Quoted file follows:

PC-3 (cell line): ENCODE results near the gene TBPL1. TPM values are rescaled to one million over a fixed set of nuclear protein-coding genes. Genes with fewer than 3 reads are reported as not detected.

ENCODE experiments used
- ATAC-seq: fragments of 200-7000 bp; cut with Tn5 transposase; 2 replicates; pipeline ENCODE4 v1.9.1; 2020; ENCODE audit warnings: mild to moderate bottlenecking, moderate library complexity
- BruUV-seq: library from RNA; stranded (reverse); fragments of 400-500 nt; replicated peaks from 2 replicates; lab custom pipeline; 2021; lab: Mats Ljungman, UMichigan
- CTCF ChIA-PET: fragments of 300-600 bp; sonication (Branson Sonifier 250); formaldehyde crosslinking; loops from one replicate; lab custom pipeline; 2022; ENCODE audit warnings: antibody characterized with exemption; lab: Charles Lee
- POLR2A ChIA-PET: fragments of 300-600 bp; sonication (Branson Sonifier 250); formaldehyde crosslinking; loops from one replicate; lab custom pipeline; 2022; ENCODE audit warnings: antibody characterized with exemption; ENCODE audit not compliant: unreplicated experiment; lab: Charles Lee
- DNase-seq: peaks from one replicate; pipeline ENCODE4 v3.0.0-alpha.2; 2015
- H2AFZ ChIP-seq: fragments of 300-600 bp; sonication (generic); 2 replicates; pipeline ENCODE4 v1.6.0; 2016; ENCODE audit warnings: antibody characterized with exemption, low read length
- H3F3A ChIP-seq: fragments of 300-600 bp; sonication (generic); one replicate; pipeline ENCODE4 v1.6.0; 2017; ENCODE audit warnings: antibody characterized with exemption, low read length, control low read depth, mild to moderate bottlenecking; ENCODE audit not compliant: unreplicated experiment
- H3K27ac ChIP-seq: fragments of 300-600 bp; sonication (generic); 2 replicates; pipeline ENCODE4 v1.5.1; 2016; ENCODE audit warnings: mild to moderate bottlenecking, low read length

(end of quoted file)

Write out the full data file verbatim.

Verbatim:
PC-3 (cell line): ENCODE results near the gene TBPL1. TPM values are rescaled to one million over a fixed set of nuclear protein-coding genes. Genes with fewer than 3 reads are reported as not detected.

ENCODE experiments used
- ATAC-seq: fragments of 200-7000 bp; cut with Tn5 transposase; 2 replicates; pipeline ENCODE4 v1.9.1; 2020; ENCODE audit warnings: mild to moderate bottlenecking, moderate library complexity
- BruUV-seq: library from RNA; stranded (reverse); fragments of 400-500 nt; replicated peaks from 2 replicates; lab custom pipeline; 2021; lab: Mats Ljungman, UMichigan
- CTCF ChIA-PET: fragments of 300-600 bp; sonication (Branson Sonifier 250); formaldehyde crosslinking; loops from one replicate; lab custom pipeline; 2022; ENCODE audit warnings: antibody characterized with exemption; lab: Charles Lee
- POLR2A ChIA-PET: fragments of 300-600 bp; sonication (Branson Sonifier 250); formaldehyde crosslinking; loops from one replicate; lab custom pipeline; 2022; ENCODE audit warnings: antibody characterized with exemption; ENCODE audit not compliant: unreplicated experiment; lab: Charles Lee
- DNase-seq: peaks from one replicate; pipeline ENCODE4 v3.0.0-alpha.2; 2015
- H2AFZ ChIP-seq: fragments of 300-600 bp; sonication (generic); 2 replicates; pipeline ENCODE4 v1.6.0; 2016; ENCODE audit warnings: antibody characterized with exemption, low read length
- H3F3A ChIP-seq: fragments of 300-600 bp; sonication (generic); one replicate; pipeline ENCODE4 v1.6.0; 2017; ENCODE audit warnings: antibody characterized with exemption, low read length, control low read depth, mild to moderate bottlenecking; ENCODE audit not compliant: unreplicated experiment
- H3K27ac ChIP-seq: fragments of 300-600 bp; sonication (generic); 2 replicates; pipeline ENCODE4 v1.5.1; 2016; ENCODE audit warnings: mild to moderate bottlenecking, low read length